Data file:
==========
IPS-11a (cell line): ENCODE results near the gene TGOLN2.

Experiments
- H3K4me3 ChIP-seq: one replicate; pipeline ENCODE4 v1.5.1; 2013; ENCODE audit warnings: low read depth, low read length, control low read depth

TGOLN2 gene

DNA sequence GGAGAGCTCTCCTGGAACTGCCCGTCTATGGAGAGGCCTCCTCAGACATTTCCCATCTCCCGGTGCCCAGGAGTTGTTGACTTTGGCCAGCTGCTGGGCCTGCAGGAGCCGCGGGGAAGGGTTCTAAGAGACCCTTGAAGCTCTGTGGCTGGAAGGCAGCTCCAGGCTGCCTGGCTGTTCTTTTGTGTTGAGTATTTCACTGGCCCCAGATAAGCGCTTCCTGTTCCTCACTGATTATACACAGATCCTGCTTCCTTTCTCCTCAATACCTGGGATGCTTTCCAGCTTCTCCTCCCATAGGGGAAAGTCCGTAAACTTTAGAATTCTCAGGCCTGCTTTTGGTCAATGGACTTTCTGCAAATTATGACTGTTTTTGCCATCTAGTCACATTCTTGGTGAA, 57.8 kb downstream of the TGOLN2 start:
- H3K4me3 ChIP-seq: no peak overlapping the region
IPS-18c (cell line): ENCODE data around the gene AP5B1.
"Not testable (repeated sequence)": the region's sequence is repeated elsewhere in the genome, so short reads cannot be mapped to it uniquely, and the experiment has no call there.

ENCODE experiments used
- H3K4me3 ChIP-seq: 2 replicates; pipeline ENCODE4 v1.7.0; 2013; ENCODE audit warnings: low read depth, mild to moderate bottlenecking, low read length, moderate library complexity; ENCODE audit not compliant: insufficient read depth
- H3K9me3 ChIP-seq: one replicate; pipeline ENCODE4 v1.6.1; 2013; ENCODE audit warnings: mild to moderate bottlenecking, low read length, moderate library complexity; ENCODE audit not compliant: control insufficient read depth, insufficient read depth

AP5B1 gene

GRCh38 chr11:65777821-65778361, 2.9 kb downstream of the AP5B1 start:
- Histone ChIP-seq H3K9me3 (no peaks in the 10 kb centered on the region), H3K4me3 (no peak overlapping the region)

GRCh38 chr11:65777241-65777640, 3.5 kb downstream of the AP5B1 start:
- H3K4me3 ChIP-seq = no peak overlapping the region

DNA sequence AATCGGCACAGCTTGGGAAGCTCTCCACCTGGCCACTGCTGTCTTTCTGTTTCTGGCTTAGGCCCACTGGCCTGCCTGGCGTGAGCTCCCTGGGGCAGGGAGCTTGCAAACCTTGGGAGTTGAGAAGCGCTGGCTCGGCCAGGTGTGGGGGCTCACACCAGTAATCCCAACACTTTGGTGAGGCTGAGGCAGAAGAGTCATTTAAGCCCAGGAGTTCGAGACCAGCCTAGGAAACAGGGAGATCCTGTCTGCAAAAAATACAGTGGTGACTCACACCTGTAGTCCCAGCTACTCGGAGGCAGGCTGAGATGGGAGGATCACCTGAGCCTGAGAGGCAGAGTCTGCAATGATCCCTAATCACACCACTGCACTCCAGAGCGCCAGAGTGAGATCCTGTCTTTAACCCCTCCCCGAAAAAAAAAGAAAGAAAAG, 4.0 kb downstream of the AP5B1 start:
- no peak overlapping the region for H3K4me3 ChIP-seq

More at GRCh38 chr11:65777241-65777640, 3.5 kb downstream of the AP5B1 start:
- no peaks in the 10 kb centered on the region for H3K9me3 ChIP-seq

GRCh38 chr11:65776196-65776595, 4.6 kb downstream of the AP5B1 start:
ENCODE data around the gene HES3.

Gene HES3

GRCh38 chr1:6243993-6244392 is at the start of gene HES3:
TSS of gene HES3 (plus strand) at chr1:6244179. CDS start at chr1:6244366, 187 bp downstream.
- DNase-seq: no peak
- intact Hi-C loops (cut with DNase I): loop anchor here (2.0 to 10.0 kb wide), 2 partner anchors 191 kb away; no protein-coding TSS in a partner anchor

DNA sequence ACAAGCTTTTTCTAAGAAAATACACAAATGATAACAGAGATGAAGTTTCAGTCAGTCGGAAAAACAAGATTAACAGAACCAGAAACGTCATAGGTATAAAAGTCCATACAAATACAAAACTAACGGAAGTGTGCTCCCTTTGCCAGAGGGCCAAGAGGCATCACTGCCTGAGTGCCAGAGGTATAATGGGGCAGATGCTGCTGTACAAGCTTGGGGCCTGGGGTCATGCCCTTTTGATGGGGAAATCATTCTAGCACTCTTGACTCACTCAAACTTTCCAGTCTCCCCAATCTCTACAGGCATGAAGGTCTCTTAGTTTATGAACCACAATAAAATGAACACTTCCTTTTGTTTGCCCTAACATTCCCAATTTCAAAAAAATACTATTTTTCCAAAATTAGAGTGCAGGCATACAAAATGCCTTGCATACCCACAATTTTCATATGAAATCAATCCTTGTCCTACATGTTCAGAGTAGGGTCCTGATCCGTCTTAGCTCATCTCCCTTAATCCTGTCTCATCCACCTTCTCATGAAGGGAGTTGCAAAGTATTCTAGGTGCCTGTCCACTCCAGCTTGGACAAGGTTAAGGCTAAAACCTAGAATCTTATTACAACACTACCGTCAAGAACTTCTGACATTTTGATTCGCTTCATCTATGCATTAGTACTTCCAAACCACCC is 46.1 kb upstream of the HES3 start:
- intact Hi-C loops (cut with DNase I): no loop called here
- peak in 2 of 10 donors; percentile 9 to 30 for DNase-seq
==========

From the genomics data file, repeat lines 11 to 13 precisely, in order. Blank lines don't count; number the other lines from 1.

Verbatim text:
- H3K9me3 ChIP-seq: one replicate; pipeline ENCODE4 v1.6.1; 2013; ENCODE audit warnings: mild to moderate bottlenecking, low read length, moderate library complexity; ENCODE audit not compliant: control insufficient read depth, insufficient read depth

AP5B1 gene

GRCh38 chr11:65777821-65778361, 2.9 kb downstream of the AP5B1 start: